Former U.S. Treasury Secretary Lawrence Summers praised stablecoins, but said he would be surprised if a global digital currency became a reality in his lifetime.
During a special episode of Circle co-founder and CEO Jeremy Allaire's podcast, "The Money Movement" last week, Summers said he foresees more innovation in the blockchain space but a global digital currency is still at a nascent stage. The comments came as part of a broader discussion on the current state of the global economy, the future of a global digital currency and the role of stablecoins in cross-border transactions.
"I'm sure there'll be a variety of kinds of innovation, but I'd be kind of surprised and – you know, I've been surprised many times before – if we got to some kind of global digital currency ... in my lifetime," he said. "I could be wrong, I think ... [W]e'll see a ton of innovation that will work through stablecoins, and that will permit cross-border exchange with more with more ease."
In Summers’ view, the case for cryptocurrency rests on three pillars, but two fail to make strong arguments in favor of the technology.
For one, it is unlikely that governments around the world will debauch traditional currencies to the point where people will no longer want to put money in them. He said he doesn’t “read existing currencies as being on their way to being demolished” just because central banks are finding it difficult to meet their inflation targets, under pressure from rising debts and the crisis caused by the pandemic.
“Second thing, I think, is that I don't think crypto is going to be accepted as some kind of libertarian paradise,” Summers said.
Summers doesn’t think there are people who believe that financial privacy, in terms of the ability to transfer money, is a fundamental human right. Conversely, governments will want less financial privacy over time and they will get what they want, he said.
The strongest case for crypto is that digital currencies have a substantial capability to serve a wide range of uses, particularly because traditional transactions are cumbersome and cost a lot of money, Summers said. The hefty fees for cross-border transfers or the fees involved in card payments and ATM withdrawals reveal the excessive friction and inefficiencies of the current payments system. Stablecoins in particular can permit cross-border exchange with more ease, he said.
Just a week after Summers' remarks, the dollar-pegged cryptocurrency issued by the CENTRE Consortium, USDC, crossed $1 billion in market capitalization.
The stablecoin backed by U.S. dollars held by CENTRE, which in turn was created by Circle and Coinbase, achieved the milestone less than two years after launching, though it trails the Tether stablecoin by some $8 billion, Circle announced Thursday.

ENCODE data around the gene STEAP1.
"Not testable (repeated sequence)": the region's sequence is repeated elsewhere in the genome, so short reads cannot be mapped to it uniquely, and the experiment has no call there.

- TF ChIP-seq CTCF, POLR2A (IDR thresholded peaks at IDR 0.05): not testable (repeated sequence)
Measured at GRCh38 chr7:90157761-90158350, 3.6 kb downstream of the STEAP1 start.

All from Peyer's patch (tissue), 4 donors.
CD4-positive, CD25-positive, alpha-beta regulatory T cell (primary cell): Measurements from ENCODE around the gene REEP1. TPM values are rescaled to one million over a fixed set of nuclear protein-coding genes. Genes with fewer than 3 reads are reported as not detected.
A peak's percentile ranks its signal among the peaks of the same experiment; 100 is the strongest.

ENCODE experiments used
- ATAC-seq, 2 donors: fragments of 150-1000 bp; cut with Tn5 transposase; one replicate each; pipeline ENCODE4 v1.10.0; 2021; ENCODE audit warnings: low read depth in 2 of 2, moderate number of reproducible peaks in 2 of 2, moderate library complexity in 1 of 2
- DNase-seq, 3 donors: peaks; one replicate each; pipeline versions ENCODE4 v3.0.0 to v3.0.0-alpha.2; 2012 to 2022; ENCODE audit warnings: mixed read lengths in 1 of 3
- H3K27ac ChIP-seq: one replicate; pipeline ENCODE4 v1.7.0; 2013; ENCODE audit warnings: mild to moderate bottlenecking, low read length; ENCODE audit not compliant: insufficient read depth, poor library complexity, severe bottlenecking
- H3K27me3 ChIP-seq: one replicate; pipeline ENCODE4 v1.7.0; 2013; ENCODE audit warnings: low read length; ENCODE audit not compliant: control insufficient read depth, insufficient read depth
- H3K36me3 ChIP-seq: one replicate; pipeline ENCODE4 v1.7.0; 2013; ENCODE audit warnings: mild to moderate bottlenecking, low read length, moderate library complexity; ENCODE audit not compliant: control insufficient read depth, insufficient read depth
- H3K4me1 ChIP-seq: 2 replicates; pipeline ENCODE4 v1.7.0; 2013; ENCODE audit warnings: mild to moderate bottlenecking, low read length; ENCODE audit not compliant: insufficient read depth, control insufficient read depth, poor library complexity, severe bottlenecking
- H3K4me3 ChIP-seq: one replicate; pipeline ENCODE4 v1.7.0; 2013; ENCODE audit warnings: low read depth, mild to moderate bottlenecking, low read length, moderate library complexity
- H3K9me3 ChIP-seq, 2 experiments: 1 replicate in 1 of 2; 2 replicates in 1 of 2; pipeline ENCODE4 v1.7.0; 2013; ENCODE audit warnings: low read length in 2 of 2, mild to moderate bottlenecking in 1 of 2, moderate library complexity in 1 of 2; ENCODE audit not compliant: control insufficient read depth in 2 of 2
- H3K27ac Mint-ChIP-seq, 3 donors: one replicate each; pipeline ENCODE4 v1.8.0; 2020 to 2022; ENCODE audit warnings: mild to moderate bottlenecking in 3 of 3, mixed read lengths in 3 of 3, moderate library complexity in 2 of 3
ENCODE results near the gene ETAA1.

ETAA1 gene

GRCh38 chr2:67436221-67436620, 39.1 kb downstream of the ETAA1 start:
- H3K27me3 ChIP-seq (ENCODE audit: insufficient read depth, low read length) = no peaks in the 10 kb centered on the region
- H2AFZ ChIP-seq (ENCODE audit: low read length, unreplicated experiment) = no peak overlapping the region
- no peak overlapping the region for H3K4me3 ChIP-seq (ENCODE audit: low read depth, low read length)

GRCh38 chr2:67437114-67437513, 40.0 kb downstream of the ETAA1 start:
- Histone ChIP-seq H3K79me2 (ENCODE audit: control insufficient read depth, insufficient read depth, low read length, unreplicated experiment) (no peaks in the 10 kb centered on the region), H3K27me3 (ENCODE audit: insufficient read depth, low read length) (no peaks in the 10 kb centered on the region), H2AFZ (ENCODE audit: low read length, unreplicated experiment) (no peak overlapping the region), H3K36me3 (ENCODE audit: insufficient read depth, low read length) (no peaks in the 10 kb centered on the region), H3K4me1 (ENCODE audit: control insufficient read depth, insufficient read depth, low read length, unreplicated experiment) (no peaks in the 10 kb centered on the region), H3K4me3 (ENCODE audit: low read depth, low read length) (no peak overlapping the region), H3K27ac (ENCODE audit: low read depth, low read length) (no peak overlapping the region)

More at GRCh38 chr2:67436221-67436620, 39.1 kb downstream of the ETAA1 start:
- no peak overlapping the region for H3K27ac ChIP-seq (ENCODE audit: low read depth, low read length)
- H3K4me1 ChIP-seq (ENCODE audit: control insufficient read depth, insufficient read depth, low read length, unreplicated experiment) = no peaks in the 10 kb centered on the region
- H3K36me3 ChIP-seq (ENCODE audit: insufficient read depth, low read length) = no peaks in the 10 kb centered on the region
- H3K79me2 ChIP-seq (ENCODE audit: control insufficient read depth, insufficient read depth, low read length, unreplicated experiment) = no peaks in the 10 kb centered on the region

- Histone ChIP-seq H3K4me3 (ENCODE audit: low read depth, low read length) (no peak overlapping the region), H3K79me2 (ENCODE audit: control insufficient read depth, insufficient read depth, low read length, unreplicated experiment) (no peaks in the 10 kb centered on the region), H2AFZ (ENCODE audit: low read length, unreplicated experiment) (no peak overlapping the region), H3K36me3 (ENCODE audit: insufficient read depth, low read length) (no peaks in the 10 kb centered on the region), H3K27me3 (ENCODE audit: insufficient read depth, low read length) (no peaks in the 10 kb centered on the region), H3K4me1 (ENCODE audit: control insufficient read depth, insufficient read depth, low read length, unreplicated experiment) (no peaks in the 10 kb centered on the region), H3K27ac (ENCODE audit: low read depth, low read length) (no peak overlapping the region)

Demand for stablecoins has grown, Circle said. It does not appear, however, that this growth was influenced by Summers' comments.
In CENTRE’s announcement Thursday, the growth of global stablecoins was attributed to currency volatility caused by the current financial crisis and a rising demand for “digital dollars that are fast, global, secure, and inexpensive”.
“Secondly, businesses around the world are beginning to seek the advantages of payments made via an entirely new, digital, global and interoperable infrastructure that enables low-cost transfers anywhere nearly instantly,” the announcement said.
During last week’s discussion, Allaire said stablecoins can pose a threat to governments because it can potentially be “accessed with any digital wallet on any smartphone by anyone, anywhere.”
In the same discussion, Allaire said he believes the push for a digital yuan reflects China’s desire to play an even greater role in the world economy. There is also a desire to have a financial system that's not controlled by the West or the Brussels-based global financial messaging system SWIFT, he said.
“With the development of the Chinese digital currency, effectively, they've created a model where a household, a firm, a nation state can kind of directly transact and settle with China over the internet and you don't need SWIFT, you don't need any of the regulations that control that. You can just bilaterally, over the internet, start to achieve that,” Allaire said.
Secretary Summers agreed, saying China wants to control the lives of their citizens, including their financial lives. In his view, a system that lets citizens freely move wealth and resources out of a country is going to be a system that makes the government “deeply nervous”.
“And I think a system that is so restricted that it isn't possible to do that isn't going to be much of a global digital currency,” he said.